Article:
Everybody’s got a voice in their head. It’s the voice you check with whenever you have to make a decision, reflect or form an opinion. Sometimes that voice is elevating. Other times it’s critical and cringe inducing. Most of the time it’s an echo chamber, confirming stuff you already believe. For most people, I assume the voice in their head is their contemporary, seeing and processing things in real-time. For me, the voice in my head is my own from two decades ago. It’s the person I would have turned-out to be had I listened to everything he had to say. I check with that voice every day because it fills me with enormous gratitude to know I ignored him during my formative years. That voice twenty years my junior is the voice that always encouraged me, ‘Not to bother’, or ‘It’s a waste of time’ or “Everything’s a scam.” It’s the sanctimonious “know-it-all” voice that would have kept me languishing in my parents’ basement well into adulthood without career or relationship in sight while my peers moved on with their lives. It’s the voice that would have permitted me to leave the house, gross and unkempt and to create grand narratives about how I am the only person who sees the world as it is while others are blind to society’s machinations. If I listened to the voice twenty years my junior, I’d be a loner with a lot of rationalizations about personal choice and whatnot, all the while yearning for human affection and anybody to look in my direction. Whenever I hesitate about doing something, I check with the voice, remind myself what I would have become had I listened to him, and just do what I want to do. As an adult, I don’t have heroes I want to emulate. I just have people I don’t want to end up becoming.
You don’t need permission from anybody to do anything, least of all, the shittier version of yourself.
We are, all of us, the result of our decisions. If there is one voice we should all ignore, it’s the one that says, “It’s not worth the effort. It won’t make a difference.” While that may serve a purpose if you reduce your life to analytics and cynical cost/benefit columns, it’s a disastrous guide to follow if you wish to be a well-rounded adult. Had I listened to that voice, I would not have had the career I had, met my wife or started my family. In short, if I believed the voice from two decades ago that constantly told me, “It’s not worth the effort. It won’t make a difference”, I might have never grown up and somehow rationalized it as personal brilliance.
The demons I fought were rooted in deep insecurities and they still are. As a young man, every positive impulse for improvement was countered with, “Who’s going to care?”, then rationalized with “It’s not worth the effort.” I’d hear that voice constantly because not doing was far more comfortable than doing. Not doing anything required far less effort than doing something. Sure, I could see others who placed a premium on their own improvement making positive gains. But I chose to focus on the ones who tried their best and failed and compared myself to them. “See. Far better to have not tried at all.” The problem with this logic is the longer you persist, the more you believe it to be true. It’s like the saying, “Whether you believe you can or can’t, you’re right.” except in this case you’re rationalizing self-loathing; that you are not worth improving. That your work is not worth improving. It’s the ultimate in cynicism. If the only argument is “To what end?”, then there is no argument. All art stops. The person who says, “I can be happy with nothing” is one who has never truly experienced ‘nothing’ because he is living a life someone else who came before him, built.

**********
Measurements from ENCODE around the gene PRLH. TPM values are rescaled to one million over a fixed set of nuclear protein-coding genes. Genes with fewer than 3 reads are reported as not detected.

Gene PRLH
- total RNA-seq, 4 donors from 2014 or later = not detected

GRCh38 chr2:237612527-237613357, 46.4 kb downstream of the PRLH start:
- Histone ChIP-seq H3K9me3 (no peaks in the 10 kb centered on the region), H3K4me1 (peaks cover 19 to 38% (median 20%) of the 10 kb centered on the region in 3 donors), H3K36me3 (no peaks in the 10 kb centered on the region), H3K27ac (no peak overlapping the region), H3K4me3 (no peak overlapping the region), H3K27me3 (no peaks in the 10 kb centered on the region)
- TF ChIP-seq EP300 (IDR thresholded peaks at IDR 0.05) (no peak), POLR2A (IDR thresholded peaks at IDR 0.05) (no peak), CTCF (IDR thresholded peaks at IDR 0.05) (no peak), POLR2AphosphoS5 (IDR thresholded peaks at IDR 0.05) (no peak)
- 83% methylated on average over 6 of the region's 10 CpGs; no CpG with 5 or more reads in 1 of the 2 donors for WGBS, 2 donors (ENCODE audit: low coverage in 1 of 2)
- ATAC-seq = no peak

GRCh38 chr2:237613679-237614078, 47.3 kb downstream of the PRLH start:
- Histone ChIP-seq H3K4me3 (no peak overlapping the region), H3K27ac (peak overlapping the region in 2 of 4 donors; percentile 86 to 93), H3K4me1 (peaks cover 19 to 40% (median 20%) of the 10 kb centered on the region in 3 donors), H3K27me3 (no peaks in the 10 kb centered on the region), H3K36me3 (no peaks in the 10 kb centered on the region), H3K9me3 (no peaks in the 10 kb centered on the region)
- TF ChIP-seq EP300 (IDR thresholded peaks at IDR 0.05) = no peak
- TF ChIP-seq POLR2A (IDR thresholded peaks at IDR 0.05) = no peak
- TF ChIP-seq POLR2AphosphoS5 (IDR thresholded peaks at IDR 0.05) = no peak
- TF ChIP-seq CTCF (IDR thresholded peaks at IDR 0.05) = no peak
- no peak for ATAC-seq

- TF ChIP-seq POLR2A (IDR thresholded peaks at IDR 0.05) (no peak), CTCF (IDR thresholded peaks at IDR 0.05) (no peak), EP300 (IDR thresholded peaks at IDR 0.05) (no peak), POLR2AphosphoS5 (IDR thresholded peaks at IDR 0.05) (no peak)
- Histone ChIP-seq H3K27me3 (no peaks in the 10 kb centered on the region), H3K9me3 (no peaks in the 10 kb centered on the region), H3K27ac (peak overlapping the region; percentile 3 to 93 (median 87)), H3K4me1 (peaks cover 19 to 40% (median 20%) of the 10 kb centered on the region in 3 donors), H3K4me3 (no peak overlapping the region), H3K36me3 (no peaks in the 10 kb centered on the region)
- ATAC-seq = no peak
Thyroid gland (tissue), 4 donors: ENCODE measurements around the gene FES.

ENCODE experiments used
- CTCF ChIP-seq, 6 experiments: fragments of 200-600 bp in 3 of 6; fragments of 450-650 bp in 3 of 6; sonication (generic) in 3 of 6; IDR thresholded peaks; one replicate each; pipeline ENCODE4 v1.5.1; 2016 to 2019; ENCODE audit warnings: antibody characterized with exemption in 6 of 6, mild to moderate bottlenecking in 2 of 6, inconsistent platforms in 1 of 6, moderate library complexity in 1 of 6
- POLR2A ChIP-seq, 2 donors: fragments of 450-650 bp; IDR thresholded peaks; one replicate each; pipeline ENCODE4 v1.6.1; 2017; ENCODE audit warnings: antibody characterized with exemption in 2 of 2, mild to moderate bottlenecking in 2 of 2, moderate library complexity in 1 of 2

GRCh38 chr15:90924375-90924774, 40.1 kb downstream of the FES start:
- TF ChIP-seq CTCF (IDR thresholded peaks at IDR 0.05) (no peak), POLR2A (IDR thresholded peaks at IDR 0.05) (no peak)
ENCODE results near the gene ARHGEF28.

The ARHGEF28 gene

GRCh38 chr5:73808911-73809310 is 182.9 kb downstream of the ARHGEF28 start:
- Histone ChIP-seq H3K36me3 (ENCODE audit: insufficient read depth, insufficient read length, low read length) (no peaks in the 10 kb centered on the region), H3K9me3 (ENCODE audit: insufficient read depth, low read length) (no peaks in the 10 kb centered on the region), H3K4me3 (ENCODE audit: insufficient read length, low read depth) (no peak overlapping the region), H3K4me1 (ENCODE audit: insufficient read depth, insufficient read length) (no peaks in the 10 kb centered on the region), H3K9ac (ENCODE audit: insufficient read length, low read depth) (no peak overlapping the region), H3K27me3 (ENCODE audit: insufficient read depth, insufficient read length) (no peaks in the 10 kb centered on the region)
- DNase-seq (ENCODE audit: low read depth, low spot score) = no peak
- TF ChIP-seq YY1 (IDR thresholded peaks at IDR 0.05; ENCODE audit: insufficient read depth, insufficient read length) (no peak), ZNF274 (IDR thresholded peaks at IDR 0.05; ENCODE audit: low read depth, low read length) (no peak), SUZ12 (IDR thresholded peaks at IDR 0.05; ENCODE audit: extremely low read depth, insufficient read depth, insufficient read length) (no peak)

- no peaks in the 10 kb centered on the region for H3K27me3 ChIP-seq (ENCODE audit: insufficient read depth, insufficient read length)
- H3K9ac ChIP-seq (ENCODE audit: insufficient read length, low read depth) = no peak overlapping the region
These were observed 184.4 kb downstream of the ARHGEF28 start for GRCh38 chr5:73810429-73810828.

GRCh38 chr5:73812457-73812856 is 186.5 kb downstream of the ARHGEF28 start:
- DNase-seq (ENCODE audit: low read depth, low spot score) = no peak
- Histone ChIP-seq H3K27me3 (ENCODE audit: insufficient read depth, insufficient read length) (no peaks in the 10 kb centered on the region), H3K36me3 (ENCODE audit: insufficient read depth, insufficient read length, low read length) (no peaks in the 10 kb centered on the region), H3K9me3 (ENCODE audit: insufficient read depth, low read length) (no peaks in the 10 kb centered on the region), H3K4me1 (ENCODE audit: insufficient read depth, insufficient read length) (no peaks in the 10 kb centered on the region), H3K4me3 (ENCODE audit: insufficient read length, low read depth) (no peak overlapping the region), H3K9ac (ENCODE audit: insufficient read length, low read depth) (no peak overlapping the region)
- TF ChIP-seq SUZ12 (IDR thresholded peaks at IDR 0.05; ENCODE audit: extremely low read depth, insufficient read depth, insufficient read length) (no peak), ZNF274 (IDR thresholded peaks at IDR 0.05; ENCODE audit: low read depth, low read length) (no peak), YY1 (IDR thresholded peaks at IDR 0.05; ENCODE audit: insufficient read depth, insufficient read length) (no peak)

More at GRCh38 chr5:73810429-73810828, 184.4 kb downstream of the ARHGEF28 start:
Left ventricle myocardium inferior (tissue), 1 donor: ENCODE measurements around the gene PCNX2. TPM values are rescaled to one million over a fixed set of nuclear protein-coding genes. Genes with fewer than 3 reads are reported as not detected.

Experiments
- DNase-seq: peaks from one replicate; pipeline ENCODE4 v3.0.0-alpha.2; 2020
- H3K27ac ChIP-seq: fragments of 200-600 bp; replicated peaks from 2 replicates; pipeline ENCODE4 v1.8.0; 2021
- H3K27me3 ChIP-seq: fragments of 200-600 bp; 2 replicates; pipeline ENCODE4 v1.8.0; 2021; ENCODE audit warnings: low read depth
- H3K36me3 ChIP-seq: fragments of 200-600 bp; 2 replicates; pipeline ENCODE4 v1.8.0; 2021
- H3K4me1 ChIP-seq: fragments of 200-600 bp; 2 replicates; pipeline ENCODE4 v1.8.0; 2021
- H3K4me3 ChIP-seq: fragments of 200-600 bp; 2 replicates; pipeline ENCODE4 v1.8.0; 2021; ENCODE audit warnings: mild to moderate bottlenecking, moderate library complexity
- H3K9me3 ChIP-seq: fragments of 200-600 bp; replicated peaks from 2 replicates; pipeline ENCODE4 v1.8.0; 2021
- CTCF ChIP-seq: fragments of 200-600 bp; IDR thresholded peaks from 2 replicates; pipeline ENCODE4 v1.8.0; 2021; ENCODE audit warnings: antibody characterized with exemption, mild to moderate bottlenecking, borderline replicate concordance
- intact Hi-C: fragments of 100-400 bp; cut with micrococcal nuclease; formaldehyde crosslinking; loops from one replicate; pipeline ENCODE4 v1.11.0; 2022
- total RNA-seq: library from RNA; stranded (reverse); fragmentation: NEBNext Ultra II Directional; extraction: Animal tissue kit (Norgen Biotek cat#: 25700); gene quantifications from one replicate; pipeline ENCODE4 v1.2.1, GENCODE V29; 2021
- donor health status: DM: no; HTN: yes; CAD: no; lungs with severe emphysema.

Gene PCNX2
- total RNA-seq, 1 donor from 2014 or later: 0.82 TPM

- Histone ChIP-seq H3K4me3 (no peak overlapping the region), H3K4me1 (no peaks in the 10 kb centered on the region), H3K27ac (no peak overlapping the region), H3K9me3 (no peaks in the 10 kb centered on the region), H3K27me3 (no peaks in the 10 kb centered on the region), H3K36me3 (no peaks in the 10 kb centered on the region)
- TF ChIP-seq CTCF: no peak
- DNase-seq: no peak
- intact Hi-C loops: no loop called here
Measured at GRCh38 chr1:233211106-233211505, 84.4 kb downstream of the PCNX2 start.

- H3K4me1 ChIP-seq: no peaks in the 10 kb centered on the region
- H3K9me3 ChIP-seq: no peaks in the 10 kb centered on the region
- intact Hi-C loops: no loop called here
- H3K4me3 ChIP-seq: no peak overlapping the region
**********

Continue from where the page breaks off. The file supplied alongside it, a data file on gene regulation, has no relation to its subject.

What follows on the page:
So, what changed? Nothing. Even though this voice has been a constant in my head, my earliest memories of it being in my teens, I listen to it, ignored it, and did what I was going to do anyways. Often, the effort to improve led to something better. The voice that tells you “Not to bother.” or “It’s not worth the effort”, will ALWAYS give you permission to do less and it will ALWAYS sound astute and reasoned because it’s what you want to hear. I conditioned myself to engage the voice, and simply do the opposite and was rewarded. I made sure to choose peers that felt the same and by virtue, all those I chose were active in life, love and achievement.
It doesn’t take a philosopher to see what lack of effort could lead to. When I see what I could have been had I always chosen the path of no resistance, no effort and no reflection, and I look at the life that resulted from acting in the opposite, I’m grateful every day that I never took that voice seriously.
It’s as they say, people without their own parades love to rain on others’. Just make sure you are not your own worst tempest.